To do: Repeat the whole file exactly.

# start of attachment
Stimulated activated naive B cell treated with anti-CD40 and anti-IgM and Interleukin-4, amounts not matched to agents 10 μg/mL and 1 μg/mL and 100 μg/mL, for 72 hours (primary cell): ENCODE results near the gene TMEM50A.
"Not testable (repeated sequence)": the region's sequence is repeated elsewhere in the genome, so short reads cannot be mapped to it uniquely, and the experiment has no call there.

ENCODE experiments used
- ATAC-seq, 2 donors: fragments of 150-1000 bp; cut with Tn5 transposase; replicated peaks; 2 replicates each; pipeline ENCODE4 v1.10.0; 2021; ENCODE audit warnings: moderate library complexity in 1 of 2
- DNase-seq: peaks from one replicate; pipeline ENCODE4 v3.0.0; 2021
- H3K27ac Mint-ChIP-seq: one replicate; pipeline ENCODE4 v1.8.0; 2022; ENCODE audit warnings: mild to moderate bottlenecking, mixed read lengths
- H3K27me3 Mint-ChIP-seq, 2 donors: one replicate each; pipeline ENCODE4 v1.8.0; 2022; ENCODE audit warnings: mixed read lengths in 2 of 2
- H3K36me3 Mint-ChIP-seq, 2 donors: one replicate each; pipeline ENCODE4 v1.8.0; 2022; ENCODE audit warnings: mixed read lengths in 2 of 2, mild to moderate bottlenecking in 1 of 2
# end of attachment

Stimulated activated naive B cell treated with anti-CD40 and anti-IgM and Interleukin-4, amounts not matched to agents 10 μg/mL and 1 μg/mL and 100 μg/mL, for 72 hours (primary cell): ENCODE results near the gene TMEM50A.
"Not testable (repeated sequence)": the region's sequence is repeated elsewhere in the genome, so short reads cannot be mapped to it uniquely, and the experiment has no call there.

ENCODE experiments used
- ATAC-seq, 2 donors: fragments of 150-1000 bp; cut with Tn5 transposase; replicated peaks; 2 replicates each; pipeline ENCODE4 v1.10.0; 2021; ENCODE audit warnings: moderate library complexity in 1 of 2
- DNase-seq: peaks from one replicate; pipeline ENCODE4 v3.0.0; 2021
- H3K27ac Mint-ChIP-seq: one replicate; pipeline ENCODE4 v1.8.0; 2022; ENCODE audit warnings: mild to moderate bottlenecking, mixed read lengths
- H3K27me3 Mint-ChIP-seq, 2 donors: one replicate each; pipeline ENCODE4 v1.8.0; 2022; ENCODE audit warnings: mixed read lengths in 2 of 2
- H3K36me3 Mint-ChIP-seq, 2 donors: one replicate each; pipeline ENCODE4 v1.8.0; 2022; ENCODE audit warnings: mixed read lengths in 2 of 2, mild to moderate bottlenecking in 1 of 2